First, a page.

Caroline Flint: Ofgem hasn’t been the guardian of public interest

Energy regulator Ofgem “hasn’t done the job it needs to do” as a “guardian of the public interest” and that is why it needs to be abolished. That’s the view […]

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By Priyanka Shrestha

Energy regulator Ofgem “hasn’t done the job it needs to do” as a “guardian of the public interest” and that is why it needs to be abolished.

That’s the view of Shadow Energy Secretary Caroline Flint, who claims Labour’s plans for a new independent regulator will do much more as the energy market needs a “radical change”.

Speaking to ELN at the Energy UK conference yesterday, she said: “Our new regulator watchdog will do a lot of the work Ofgem’s already doing but we want to frame that new watchdog in a different place that recognises to take people with us on what’s going to be a challenging future in terms of the way energy will change and the way we use it. We need an independent watchdog that people can trust. That has to be good for business but it can also be good for customers as well.”

When asked about businesses’ concern about the party fiddling with policy and the changes in the electricity market reform (EMR), Ms Flint insisted the Labour party has signed up for the Contracts for Difference (CfDs), Capacity Mechanism and for a varied energy mix which will help attract investment.

She added: “I don’t think what we’re doing is fiddling with policy. I think it’s a big change in policy and it’s the radical change we need to get this market into a better place. That has to be good for business and if we don’t do that, we will constantly have these spats, year in year out and we’ve got to get to a better place.

“It is about restoring trust… Just as the Government has to work in the national interest, so does the energy sector too.”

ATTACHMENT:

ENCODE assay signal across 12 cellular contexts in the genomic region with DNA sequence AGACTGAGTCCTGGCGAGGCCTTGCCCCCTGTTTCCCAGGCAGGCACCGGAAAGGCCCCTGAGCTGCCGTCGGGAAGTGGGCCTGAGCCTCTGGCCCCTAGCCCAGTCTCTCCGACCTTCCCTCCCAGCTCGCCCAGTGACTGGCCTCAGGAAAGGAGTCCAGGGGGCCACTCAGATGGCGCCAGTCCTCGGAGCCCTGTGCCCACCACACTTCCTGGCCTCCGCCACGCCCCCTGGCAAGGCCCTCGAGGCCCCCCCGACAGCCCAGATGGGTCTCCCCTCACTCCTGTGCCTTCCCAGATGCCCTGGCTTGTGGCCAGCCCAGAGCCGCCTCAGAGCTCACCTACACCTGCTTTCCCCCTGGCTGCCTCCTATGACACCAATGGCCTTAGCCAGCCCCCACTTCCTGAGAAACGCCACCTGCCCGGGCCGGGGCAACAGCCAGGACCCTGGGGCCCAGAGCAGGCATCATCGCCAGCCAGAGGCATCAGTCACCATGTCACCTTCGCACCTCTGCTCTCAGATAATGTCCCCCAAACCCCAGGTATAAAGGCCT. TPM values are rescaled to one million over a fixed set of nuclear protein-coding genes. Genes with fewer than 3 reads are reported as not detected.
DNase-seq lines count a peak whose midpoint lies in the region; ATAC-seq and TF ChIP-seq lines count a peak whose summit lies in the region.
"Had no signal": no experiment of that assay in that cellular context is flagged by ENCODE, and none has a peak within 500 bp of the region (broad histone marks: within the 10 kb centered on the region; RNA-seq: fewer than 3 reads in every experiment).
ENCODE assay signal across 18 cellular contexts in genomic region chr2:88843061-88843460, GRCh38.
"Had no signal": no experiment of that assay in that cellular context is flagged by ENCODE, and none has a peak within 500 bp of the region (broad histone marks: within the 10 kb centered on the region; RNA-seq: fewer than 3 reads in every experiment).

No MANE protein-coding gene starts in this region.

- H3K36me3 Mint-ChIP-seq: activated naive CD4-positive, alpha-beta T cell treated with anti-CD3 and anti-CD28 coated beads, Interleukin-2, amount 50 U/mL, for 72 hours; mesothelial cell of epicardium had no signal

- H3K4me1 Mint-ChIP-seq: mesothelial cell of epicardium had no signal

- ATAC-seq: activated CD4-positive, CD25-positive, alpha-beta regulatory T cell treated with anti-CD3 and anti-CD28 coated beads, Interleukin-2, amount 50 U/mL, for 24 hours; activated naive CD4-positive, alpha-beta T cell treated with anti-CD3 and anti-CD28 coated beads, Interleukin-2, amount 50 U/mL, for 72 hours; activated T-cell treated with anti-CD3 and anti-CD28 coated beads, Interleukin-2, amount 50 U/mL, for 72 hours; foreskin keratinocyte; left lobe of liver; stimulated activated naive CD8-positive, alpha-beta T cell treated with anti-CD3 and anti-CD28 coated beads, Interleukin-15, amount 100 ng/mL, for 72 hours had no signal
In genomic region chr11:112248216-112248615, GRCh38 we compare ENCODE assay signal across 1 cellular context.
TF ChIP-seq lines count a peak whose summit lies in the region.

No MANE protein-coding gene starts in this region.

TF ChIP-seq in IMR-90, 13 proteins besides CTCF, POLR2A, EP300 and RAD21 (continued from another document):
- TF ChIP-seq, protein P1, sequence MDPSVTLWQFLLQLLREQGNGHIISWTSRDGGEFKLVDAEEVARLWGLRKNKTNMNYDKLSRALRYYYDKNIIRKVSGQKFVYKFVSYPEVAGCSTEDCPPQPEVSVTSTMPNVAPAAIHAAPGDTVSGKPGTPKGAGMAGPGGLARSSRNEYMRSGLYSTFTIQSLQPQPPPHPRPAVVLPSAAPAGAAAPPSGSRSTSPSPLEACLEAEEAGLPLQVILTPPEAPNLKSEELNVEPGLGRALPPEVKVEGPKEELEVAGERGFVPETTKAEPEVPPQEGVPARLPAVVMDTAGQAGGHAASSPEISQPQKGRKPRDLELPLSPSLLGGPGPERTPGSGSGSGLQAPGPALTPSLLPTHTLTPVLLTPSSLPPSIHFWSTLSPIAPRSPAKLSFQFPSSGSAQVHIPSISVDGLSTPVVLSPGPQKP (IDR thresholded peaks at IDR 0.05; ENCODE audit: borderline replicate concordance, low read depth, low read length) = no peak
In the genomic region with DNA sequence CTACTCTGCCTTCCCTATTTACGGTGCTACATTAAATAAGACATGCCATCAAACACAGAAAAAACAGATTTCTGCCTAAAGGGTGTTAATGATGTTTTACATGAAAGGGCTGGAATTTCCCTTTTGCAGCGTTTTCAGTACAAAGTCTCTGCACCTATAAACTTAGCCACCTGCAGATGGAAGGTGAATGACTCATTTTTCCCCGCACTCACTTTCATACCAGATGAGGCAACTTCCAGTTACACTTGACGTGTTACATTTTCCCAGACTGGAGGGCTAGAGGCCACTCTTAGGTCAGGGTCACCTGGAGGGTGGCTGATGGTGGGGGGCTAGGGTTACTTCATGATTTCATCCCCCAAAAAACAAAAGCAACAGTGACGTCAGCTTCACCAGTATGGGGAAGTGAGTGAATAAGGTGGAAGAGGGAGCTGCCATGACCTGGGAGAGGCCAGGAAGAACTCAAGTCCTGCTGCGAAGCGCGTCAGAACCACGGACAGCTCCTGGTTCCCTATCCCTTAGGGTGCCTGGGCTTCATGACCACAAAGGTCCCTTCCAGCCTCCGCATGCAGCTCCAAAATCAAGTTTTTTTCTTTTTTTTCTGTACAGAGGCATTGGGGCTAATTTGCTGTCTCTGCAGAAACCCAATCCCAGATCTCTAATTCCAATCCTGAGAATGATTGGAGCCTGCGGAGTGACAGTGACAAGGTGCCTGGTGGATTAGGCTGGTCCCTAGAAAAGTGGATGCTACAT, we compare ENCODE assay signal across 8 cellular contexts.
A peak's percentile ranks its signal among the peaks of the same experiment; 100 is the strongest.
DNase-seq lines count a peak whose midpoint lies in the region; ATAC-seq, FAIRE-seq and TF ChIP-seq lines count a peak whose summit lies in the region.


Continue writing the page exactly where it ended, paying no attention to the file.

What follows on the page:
The Shadow Energy Secretary added governments have to intervene “when markets aren’t working” and she believes the energy market “isn’t working the way it should”.

She said: “We need more transparency and there are many people out there, both generators of energy and smaller suppliers who would like to get in but actually it’s so dominated by the Big Six in terms of the way they generate energy, sell it to themselves and sell it to us. So this is about how we are pro-business – our freeze would actually also support all those businesses out there, large and small, who’ve also suffered from increased prices in recent times.”

Ofgem however insisted it is doing various things in the interest of consumers such as fining power suppliers if they don’t abide by the set regulations. A spokesperson told ELN suppliers have paid more than £70 million since 2010 “as a direct force of our actions”.

The regulator added: “We have also introduced the most radical set of reforms to the energy retail market since competition began. They will make the market simpler, clearer and fairer for consumers. This means that consumers will get fairer treatment from suppliers and by the end of December our cap on the number of tariffs suppliers can offer will be in place.”